Joseph Margolis


On his book The Arts and the Definition of the Human: Toward a Philosophical Anthropology

Cover Interview of January 10, 2010

In a nutshell

I show how looking at paintings and reading literature depend on how sensory perception and understanding are formed and transformed by the way in which we ourselves are first formed, culturally, as selves, and how an adequate account of our ability to engage with the arts (and other selves) requires a quite distinctive theory of what it is to be a self or person—what I call a philosophical anthropology.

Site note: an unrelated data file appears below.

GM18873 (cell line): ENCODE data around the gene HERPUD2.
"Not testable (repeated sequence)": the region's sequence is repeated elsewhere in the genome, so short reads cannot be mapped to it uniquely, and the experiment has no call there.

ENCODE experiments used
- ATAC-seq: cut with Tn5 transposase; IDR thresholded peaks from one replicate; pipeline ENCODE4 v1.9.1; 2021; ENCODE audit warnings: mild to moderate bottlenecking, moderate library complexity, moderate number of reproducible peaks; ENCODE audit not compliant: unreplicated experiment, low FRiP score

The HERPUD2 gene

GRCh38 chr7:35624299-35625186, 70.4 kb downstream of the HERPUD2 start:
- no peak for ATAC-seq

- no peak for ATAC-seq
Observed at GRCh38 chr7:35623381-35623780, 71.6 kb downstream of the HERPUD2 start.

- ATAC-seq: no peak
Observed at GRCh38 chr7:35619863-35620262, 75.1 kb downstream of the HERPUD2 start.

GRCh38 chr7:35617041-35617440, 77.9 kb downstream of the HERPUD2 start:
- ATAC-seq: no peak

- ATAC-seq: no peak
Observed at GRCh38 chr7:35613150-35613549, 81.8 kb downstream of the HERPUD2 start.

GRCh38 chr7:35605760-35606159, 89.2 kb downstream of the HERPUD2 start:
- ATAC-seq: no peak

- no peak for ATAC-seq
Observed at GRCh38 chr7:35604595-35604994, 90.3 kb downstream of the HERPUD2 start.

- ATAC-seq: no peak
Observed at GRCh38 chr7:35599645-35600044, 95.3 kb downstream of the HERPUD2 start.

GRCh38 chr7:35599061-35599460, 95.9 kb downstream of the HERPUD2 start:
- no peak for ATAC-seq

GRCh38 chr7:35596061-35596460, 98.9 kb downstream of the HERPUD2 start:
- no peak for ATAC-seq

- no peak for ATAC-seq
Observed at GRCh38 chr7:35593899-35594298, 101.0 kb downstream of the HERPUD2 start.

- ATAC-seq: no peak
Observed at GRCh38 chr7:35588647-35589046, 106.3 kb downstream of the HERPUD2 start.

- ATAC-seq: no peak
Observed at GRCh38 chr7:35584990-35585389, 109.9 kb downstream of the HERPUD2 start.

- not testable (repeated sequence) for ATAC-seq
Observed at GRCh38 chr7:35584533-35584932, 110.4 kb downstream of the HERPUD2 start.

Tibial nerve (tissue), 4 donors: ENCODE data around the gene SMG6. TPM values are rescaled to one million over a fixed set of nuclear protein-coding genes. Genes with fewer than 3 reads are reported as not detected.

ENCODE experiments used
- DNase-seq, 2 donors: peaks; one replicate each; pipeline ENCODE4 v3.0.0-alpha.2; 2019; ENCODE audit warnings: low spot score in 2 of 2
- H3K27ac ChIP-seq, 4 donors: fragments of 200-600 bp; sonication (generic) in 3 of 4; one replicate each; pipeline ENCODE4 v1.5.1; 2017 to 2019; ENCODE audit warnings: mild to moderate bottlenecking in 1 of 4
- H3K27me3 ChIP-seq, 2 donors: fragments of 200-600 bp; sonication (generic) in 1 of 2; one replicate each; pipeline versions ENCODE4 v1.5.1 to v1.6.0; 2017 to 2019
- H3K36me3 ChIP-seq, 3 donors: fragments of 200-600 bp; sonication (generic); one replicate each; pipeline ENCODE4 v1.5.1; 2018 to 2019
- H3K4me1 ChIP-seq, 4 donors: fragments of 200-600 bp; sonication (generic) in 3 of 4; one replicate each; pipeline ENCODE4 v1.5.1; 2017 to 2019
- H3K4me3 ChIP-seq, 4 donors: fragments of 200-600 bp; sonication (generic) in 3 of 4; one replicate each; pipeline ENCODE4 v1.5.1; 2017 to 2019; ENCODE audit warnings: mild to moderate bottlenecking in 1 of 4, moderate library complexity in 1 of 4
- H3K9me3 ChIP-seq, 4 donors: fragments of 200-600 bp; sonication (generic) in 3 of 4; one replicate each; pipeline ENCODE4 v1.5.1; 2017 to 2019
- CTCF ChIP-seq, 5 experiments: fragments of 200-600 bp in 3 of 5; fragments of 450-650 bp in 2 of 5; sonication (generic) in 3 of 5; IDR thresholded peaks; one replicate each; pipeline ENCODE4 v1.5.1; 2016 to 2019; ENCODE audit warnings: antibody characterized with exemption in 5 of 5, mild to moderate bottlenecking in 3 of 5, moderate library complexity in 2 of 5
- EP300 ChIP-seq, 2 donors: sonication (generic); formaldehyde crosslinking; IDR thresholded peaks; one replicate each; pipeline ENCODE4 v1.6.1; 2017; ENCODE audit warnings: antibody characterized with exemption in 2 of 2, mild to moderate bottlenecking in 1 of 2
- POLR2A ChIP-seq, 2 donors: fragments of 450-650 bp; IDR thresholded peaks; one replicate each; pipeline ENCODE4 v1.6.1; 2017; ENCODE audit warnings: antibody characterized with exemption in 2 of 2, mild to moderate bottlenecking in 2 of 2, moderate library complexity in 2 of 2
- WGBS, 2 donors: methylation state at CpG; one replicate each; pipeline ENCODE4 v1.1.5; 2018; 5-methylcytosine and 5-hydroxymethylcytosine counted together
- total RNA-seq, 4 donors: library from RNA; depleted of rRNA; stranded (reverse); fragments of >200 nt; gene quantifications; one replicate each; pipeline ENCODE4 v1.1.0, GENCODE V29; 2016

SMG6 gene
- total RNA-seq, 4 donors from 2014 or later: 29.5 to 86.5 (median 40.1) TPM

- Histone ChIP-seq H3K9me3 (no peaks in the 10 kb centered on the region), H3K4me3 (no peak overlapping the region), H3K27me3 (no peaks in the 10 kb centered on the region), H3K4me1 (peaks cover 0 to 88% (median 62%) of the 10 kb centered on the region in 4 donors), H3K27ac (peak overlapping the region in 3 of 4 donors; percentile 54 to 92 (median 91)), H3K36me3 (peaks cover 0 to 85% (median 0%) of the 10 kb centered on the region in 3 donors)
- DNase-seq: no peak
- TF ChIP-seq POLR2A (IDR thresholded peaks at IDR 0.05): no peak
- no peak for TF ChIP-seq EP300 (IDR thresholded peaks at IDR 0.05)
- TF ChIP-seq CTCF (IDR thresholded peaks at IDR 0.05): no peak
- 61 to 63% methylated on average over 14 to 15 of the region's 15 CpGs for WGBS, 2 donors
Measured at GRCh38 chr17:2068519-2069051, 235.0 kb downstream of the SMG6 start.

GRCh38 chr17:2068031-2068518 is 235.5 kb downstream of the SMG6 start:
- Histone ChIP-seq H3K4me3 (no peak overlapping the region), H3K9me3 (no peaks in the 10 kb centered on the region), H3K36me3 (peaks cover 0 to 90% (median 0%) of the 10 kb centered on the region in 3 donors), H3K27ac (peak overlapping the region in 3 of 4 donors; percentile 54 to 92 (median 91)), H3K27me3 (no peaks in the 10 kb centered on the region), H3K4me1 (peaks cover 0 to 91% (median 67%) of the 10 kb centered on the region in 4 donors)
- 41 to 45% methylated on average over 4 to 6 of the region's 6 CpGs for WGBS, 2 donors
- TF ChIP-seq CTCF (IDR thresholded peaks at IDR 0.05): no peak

The theory I sketch characterizes the human self as a culturally emergent, hybrid transformation of the native biological powers of Homo sapiens effected by the human infant’s ability to internalize and master the language of an environing society and whatever other abilities that makes that transformation possible. The underlying idea, that the human self is (in this sense) a “natural artifact,” has quite radical possibilities; however I apply the idea to familiar but quite ordinary puzzles regarding our interest in the fine arts.